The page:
SLS partnered last month with Summer and Special Sessions Initiatives to offer iGniTe students an in-person tour of the Kendeda Building.  Summer and Special Sessions intern, Lily Arnold, wrote about her experience on the tour: 

Recently I had the opportunity to take an official tour of the Kendeda Building here on campus. Before going on this tour, the only thing I knew about the building was the foamy toilets. I didn’t know how they worked or anything like that, just that they foamed up over your deposit and whisk it away unlike a traditional toilet and what I refer to as its WOOSH. Once before the tour I took a solo visit to Kendeda & ended up texting some of my friends in panic asking if they knew how this toilet worked. I ended up fine as the foam dispenses automatically once the sensor detects someone in the stall, but I had no idea at the time that’s how they worked and worried that I just left waste for someone else to find. In this tour I learned much more about the toilet system & other parts of the building that helped Kendeda achieve the Living Building Certification from tour guide leader & building director Shan Arora. 

Arora talked to us about how a building becomes a certified Living Building per the International Living Future Institute. A building must meet goals within seven different petals: Place, Water, Energy, Health & Happiness, Materials, Equity, and Beauty. Each petal contains set goals for its particular category & the building must satisfy these goals in all 7 petals for certification. A big part of several of the petals is being “net-positive,” which means that instead of having a negative impact on our environment, the building is to have a positive one. Other petals focus on the building’s use, such as the Equity petal focusing on how the building gives equal access to all & encourages socialization. Throughout the tour, Arora would always bring his explanations back to one of these 7 petals.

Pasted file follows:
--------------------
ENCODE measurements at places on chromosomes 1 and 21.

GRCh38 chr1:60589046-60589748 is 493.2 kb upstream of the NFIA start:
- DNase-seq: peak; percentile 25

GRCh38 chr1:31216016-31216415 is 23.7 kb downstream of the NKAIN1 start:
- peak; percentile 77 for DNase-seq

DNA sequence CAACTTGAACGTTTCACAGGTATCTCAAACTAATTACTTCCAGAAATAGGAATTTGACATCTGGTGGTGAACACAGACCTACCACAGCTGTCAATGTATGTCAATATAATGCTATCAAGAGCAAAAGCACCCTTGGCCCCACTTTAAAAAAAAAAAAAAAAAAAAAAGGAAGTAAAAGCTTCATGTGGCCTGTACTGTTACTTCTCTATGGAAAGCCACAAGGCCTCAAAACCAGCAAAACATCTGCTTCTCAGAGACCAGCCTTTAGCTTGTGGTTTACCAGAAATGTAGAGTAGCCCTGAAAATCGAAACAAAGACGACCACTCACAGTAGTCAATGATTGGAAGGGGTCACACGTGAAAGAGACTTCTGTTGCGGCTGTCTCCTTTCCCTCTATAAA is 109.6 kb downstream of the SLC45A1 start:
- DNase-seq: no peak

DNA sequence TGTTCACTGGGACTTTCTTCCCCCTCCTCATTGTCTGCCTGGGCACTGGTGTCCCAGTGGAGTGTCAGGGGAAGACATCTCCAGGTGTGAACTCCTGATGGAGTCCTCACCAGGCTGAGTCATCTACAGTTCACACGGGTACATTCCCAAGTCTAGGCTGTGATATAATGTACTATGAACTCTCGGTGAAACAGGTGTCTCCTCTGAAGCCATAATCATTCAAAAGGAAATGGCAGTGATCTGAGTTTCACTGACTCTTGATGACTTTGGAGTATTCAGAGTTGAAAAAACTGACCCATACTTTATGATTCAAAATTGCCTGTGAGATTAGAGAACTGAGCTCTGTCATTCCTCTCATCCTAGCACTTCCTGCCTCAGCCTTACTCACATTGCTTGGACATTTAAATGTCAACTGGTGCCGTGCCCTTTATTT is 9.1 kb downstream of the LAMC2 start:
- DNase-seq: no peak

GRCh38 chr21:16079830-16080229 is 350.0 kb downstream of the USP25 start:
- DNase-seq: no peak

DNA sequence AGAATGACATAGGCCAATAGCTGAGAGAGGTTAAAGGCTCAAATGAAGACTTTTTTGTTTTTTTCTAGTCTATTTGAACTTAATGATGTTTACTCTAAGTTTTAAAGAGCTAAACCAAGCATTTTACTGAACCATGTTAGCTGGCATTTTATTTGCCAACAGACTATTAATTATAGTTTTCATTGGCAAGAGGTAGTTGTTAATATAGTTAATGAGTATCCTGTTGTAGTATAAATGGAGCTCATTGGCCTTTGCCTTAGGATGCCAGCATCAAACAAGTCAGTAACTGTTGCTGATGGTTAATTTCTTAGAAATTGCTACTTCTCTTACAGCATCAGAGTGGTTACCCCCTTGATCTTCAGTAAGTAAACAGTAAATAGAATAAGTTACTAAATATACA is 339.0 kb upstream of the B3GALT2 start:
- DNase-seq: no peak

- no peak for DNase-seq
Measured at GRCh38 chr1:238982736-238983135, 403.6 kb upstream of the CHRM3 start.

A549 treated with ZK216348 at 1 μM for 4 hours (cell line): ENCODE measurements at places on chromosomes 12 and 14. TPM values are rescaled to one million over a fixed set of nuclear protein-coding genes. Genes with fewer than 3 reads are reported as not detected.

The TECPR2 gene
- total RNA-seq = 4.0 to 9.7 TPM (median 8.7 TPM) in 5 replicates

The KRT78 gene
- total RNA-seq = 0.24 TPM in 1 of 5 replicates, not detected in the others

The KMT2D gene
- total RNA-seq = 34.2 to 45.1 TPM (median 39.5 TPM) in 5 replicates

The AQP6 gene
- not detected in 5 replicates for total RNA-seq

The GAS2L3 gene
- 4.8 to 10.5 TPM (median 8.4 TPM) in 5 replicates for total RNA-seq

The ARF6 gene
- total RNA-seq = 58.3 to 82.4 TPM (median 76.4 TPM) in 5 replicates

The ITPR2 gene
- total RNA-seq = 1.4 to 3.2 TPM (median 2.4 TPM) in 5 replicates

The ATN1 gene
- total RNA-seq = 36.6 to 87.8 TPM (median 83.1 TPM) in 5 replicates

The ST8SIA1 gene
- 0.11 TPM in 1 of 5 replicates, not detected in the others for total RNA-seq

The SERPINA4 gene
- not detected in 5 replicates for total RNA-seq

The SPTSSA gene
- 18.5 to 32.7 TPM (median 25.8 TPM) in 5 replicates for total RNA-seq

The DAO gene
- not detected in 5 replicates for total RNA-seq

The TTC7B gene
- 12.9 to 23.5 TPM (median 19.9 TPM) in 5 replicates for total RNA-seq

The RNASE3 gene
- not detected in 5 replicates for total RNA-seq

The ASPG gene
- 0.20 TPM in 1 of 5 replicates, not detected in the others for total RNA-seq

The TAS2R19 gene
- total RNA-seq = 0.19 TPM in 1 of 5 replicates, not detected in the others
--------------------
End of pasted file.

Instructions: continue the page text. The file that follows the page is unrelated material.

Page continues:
Turning back to the infamous foamy toilets, these toilets save and compost the waste deposited while using zero water, compared to regular toilets that typically account for 70-80% of water usage in a building. These toilets help Kendeda satisfy requirements for the water petal by ensuring no blackwater is produced, which is net-negative rather than net-positive. For the sinks in the bathrooms & the water fountains, the building is designed to collect & store rainwater for use as the sole water source for the building. Any water collected within Kendeda is cycled into a graywater treatment system held in-house that filters the water for use, also helping in the satisfaction of the water petal.

My biggest takeaway from this tour is how anything within Kendeda has some sort of story of how and why it ended up there and to me, it’s these stories that make the building alive. I don’t think any other campus building is as unique as Kendeda and is an absolute "must visit" while at Georgia Tech. If you’d like to learn more details about the building, visit the links below or stop by during your next walk down Ferst Drive.

Interested in teaching a class in the Kendeda Building?

SLS oversees scheduling for two Kendeda classrooms: Room 110 Design Studio (24 seats) and Room 118 Seminar Rood (16 seats).  Read more about these classrooms and how to request them HERE.  Please note that as a general rule, classes taught in these rooms are expected to affiliate with SLS.  If you are not familiar with SLS affiliation, you can read about it HERE.

Interested in studying more about the Kendeda Building?  

There are several Vertically Integrated Projects (VIPs) associated with the Kendeda Building.  These include:

Building for Equity and Sustainability

Living Building Science

Bee Snap

To learn more about VIPs, course requirements and credits, and how to apply, visit their website HERE.